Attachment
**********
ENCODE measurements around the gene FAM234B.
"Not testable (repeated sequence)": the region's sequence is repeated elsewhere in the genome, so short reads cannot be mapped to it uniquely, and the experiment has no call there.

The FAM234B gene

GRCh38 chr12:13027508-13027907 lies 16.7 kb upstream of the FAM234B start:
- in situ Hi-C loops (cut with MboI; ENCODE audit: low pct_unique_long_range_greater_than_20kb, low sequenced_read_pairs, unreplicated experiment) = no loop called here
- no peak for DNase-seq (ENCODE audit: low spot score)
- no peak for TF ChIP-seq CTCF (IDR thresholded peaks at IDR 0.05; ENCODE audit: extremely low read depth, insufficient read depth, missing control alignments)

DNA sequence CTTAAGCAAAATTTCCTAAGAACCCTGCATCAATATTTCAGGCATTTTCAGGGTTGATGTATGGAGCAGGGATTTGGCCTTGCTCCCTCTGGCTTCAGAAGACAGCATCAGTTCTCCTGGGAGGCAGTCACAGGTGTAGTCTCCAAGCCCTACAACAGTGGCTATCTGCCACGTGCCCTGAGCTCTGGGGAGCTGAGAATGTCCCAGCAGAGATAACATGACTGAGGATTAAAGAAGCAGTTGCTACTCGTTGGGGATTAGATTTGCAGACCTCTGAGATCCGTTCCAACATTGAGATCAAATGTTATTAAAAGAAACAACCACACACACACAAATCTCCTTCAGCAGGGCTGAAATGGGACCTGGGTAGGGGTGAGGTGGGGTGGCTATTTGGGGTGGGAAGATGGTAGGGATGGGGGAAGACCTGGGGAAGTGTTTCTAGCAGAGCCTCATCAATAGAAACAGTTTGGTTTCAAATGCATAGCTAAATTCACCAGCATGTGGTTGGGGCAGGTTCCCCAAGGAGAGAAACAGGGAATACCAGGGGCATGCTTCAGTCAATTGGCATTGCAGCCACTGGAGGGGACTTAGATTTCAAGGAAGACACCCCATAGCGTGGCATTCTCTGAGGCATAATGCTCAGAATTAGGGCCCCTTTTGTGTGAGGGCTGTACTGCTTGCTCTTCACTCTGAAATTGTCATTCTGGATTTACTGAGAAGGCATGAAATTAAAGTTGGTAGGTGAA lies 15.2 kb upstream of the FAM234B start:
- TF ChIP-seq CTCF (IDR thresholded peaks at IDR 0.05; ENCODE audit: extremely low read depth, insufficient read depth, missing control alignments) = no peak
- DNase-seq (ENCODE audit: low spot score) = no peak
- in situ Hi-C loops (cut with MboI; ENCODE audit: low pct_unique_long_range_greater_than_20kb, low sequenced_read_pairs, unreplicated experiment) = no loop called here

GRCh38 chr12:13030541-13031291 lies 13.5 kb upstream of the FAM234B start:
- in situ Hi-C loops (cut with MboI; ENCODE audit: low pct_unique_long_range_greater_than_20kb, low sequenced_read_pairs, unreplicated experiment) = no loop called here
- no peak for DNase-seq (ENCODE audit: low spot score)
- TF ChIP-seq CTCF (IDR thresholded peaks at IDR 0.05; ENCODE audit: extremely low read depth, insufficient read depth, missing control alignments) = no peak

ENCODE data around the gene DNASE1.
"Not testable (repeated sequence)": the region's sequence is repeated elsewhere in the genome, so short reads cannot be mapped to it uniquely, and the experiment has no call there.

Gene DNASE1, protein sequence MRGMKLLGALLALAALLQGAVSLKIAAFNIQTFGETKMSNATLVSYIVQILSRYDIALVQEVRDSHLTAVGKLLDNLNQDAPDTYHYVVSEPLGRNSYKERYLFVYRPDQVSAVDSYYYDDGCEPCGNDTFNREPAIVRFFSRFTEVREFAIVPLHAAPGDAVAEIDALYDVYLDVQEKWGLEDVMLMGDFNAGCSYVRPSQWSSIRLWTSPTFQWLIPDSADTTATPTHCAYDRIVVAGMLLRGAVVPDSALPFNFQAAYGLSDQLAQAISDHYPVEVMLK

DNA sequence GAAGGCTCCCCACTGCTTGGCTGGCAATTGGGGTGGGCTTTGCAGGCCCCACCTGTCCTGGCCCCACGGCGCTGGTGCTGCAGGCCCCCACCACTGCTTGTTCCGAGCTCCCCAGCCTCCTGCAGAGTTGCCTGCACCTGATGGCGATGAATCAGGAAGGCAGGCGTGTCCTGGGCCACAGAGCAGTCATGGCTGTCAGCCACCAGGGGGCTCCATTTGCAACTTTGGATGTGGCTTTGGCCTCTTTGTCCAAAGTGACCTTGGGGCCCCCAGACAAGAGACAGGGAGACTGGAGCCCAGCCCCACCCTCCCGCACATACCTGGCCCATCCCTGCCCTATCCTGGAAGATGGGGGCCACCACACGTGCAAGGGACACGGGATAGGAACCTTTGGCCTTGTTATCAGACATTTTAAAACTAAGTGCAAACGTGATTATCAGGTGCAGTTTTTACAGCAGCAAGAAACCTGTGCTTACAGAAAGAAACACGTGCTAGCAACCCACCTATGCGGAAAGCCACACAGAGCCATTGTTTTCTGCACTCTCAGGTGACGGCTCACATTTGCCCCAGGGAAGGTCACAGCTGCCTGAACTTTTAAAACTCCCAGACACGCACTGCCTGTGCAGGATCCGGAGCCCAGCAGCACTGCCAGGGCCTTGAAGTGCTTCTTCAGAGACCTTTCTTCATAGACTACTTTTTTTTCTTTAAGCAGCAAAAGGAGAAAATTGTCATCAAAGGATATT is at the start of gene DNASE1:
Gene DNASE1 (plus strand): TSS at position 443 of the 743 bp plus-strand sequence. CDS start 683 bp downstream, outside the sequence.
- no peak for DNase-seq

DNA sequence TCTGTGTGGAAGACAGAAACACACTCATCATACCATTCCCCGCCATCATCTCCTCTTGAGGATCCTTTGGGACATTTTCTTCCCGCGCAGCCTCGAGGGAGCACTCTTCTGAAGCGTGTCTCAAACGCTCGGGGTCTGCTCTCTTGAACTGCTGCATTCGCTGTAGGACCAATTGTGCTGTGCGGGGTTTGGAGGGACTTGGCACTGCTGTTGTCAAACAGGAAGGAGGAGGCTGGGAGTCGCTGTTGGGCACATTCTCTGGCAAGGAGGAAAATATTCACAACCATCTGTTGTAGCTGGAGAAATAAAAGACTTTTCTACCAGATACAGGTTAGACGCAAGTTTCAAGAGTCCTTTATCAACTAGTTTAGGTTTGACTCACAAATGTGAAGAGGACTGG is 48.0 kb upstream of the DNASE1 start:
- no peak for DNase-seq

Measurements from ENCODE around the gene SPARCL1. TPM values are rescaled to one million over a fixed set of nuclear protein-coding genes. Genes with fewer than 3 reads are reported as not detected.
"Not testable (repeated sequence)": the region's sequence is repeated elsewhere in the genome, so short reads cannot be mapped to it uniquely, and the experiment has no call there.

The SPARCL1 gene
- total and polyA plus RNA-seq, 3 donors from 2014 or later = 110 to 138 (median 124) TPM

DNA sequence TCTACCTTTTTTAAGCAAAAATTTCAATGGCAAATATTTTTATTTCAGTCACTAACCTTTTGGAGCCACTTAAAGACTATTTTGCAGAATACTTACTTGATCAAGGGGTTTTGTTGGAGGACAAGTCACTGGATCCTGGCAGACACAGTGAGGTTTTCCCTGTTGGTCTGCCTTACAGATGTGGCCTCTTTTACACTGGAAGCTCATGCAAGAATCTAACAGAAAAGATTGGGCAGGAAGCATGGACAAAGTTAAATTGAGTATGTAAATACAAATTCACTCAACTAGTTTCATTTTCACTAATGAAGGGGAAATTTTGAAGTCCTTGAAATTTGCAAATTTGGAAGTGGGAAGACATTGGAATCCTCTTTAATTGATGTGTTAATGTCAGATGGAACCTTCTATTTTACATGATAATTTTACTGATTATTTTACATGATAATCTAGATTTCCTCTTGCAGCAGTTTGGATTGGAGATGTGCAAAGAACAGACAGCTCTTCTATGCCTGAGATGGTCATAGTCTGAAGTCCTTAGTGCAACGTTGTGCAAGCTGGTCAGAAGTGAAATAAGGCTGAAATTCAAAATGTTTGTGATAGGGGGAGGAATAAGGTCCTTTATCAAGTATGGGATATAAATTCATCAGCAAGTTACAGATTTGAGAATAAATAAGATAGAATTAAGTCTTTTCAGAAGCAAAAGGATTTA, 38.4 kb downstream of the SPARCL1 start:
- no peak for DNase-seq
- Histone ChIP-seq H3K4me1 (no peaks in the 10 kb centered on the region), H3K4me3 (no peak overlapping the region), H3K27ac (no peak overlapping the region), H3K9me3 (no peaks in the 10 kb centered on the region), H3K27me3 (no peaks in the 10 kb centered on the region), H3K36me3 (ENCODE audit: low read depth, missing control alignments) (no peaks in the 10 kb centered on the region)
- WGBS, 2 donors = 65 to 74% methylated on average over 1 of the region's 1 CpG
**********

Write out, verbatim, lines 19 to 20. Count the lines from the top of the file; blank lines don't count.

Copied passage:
DNA sequence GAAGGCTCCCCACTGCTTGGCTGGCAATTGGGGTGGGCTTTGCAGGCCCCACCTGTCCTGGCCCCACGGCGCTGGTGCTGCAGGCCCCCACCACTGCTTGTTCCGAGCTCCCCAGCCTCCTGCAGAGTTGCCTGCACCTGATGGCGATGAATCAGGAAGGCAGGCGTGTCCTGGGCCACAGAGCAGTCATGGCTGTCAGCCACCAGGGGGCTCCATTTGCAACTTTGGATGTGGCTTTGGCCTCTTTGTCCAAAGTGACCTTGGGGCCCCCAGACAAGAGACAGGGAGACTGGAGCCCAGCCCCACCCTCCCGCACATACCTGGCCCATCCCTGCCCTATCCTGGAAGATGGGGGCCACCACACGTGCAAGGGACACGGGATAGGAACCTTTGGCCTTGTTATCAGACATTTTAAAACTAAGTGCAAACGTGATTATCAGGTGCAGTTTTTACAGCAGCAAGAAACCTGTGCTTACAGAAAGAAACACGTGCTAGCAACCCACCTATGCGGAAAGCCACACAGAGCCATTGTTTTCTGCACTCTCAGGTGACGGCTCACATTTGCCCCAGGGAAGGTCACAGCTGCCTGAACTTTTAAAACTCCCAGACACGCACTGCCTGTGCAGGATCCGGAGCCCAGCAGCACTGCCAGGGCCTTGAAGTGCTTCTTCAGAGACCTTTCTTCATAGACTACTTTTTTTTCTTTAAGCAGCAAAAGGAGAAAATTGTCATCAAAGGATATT is at the start of gene DNASE1:
Gene DNASE1 (plus strand): TSS at position 443 of the 743 bp plus-strand sequence. CDS start 683 bp downstream, outside the sequence.